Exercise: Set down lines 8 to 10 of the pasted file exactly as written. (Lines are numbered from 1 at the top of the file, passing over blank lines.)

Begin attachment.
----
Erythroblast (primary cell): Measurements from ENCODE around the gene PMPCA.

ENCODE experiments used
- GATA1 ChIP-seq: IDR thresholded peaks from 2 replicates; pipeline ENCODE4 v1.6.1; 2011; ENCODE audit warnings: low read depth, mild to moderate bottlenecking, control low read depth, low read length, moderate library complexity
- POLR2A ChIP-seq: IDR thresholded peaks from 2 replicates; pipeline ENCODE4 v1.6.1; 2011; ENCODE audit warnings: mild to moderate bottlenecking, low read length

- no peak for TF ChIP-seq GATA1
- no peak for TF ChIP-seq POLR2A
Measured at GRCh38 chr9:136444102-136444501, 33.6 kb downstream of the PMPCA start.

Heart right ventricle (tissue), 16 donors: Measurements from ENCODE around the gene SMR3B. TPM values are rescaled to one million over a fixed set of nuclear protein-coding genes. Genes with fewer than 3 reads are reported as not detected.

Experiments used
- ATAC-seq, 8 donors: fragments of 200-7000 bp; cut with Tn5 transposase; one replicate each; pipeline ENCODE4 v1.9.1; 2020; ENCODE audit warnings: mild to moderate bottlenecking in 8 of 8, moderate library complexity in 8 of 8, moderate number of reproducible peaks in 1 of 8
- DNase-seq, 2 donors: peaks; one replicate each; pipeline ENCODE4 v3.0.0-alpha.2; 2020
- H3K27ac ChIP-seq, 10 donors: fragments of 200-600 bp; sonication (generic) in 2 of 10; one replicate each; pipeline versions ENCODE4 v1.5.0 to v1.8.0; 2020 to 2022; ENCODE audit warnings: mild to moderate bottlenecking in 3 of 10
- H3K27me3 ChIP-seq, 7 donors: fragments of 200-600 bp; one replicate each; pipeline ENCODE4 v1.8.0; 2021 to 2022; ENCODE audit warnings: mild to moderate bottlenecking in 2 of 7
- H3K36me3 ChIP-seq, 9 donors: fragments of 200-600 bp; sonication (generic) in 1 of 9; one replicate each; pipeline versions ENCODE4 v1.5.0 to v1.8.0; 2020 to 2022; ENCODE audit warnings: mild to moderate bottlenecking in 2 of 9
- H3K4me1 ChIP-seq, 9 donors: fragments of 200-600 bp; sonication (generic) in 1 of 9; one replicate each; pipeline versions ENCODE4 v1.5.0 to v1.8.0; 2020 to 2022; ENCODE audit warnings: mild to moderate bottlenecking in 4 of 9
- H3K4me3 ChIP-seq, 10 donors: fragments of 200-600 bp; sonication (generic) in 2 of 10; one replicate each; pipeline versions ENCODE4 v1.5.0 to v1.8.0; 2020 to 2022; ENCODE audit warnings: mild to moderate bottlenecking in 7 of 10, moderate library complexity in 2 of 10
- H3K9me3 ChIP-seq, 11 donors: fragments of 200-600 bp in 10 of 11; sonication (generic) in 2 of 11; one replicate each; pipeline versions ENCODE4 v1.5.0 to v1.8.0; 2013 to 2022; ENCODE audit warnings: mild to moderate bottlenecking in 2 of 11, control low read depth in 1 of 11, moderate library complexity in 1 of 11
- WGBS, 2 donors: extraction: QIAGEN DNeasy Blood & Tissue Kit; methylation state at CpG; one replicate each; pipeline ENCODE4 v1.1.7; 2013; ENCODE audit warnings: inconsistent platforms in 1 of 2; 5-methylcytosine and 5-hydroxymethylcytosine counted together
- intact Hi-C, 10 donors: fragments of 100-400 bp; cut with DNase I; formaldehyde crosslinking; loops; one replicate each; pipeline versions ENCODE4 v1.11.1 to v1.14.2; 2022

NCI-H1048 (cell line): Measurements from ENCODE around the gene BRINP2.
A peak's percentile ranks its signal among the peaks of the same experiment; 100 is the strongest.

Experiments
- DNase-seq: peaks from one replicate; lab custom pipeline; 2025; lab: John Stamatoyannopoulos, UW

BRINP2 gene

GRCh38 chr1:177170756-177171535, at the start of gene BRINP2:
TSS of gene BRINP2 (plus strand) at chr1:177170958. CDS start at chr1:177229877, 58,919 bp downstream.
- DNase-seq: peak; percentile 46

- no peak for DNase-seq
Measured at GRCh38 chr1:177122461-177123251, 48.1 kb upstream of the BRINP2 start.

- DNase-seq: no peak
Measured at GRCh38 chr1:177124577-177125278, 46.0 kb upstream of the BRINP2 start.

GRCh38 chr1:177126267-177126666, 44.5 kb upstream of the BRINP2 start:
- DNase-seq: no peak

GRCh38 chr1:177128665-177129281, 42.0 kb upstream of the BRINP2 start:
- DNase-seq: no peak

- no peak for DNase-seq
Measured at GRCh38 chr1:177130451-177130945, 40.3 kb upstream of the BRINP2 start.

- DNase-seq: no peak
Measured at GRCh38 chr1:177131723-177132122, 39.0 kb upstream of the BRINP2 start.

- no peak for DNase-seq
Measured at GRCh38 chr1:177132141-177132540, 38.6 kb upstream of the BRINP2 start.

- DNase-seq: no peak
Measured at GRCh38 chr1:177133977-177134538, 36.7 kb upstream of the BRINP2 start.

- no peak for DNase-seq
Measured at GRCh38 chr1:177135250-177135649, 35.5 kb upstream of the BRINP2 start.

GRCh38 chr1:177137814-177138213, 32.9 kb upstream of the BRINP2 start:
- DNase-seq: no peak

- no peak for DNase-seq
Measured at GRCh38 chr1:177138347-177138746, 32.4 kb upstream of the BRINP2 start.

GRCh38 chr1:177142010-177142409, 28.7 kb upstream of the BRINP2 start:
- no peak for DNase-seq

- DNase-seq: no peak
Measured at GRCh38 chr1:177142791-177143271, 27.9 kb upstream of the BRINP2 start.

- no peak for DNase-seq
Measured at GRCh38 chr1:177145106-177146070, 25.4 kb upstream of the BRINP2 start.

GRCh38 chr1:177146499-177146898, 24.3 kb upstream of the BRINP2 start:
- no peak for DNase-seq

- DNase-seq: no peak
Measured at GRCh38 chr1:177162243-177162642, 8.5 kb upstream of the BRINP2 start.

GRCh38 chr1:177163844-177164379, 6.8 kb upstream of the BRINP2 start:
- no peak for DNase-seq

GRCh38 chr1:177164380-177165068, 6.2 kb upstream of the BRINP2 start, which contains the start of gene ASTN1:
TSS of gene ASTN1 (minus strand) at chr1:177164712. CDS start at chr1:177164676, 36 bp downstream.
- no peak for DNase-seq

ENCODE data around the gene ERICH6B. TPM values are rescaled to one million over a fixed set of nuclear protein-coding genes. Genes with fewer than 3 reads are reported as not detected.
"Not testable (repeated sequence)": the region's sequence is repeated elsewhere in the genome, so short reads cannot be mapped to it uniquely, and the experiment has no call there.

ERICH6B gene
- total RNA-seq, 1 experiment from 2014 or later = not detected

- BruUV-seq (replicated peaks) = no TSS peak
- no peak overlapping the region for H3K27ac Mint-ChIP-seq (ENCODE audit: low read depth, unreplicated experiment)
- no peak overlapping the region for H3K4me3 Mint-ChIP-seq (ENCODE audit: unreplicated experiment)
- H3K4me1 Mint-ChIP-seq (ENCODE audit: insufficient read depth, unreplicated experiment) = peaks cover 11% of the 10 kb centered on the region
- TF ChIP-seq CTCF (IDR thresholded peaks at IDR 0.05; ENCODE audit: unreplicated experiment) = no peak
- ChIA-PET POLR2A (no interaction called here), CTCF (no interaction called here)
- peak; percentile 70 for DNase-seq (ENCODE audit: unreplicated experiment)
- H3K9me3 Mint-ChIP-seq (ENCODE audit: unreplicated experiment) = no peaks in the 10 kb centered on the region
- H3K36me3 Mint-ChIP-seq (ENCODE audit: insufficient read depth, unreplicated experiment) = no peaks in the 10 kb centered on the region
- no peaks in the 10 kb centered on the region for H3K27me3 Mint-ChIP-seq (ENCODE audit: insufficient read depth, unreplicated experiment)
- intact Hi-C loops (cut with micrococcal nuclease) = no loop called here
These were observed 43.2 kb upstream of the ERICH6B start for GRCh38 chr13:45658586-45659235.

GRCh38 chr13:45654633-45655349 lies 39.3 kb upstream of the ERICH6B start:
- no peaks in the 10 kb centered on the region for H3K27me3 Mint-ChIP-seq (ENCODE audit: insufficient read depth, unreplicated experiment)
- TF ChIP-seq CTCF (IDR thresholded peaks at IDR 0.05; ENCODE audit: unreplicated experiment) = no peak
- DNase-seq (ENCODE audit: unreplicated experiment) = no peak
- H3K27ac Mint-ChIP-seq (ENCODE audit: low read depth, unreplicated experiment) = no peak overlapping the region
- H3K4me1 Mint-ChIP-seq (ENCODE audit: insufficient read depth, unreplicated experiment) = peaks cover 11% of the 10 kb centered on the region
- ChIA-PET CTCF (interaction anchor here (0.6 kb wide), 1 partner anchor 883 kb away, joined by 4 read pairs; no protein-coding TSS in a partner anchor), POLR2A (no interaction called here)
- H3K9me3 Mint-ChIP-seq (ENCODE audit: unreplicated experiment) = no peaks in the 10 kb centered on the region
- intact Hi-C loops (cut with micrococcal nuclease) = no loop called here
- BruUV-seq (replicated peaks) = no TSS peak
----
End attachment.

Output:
Heart right ventricle (tissue), 16 donors: Measurements from ENCODE around the gene SMR3B. TPM values are rescaled to one million over a fixed set of nuclear protein-coding genes. Genes with fewer than 3 reads are reported as not detected.

Experiments used
- ATAC-seq, 8 donors: fragments of 200-7000 bp; cut with Tn5 transposase; one replicate each; pipeline ENCODE4 v1.9.1; 2020; ENCODE audit warnings: mild to moderate bottlenecking in 8 of 8, moderate library complexity in 8 of 8, moderate number of reproducible peaks in 1 of 8